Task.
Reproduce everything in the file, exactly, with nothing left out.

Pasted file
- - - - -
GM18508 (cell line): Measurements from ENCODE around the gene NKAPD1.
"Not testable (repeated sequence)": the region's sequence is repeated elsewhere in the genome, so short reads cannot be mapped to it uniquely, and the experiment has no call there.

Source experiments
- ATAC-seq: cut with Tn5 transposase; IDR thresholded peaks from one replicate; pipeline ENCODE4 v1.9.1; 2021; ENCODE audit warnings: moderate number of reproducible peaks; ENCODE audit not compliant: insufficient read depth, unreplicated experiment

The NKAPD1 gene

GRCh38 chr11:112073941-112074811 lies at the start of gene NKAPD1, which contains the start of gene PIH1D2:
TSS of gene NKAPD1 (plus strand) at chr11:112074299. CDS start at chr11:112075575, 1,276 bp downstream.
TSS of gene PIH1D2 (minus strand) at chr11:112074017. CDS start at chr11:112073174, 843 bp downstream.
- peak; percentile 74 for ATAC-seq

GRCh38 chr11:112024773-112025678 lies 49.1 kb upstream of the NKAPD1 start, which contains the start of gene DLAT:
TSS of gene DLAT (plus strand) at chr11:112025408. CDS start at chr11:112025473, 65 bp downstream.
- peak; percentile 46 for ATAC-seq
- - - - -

GM18508 (cell line): Measurements from ENCODE around the gene NKAPD1.
"Not testable (repeated sequence)": the region's sequence is repeated elsewhere in the genome, so short reads cannot be mapped to it uniquely, and the experiment has no call there.

Source experiments
- ATAC-seq: cut with Tn5 transposase; IDR thresholded peaks from one replicate; pipeline ENCODE4 v1.9.1; 2021; ENCODE audit warnings: moderate number of reproducible peaks; ENCODE audit not compliant: insufficient read depth, unreplicated experiment

The NKAPD1 gene

GRCh38 chr11:112073941-112074811 lies at the start of gene NKAPD1, which contains the start of gene PIH1D2:
TSS of gene NKAPD1 (plus strand) at chr11:112074299. CDS start at chr11:112075575, 1,276 bp downstream.
TSS of gene PIH1D2 (minus strand) at chr11:112074017. CDS start at chr11:112073174, 843 bp downstream.
- peak; percentile 74 for ATAC-seq

GRCh38 chr11:112024773-112025678 lies 49.1 kb upstream of the NKAPD1 start, which contains the start of gene DLAT:
TSS of gene DLAT (plus strand) at chr11:112025408. CDS start at chr11:112025473, 65 bp downstream.
- peak; percentile 46 for ATAC-seq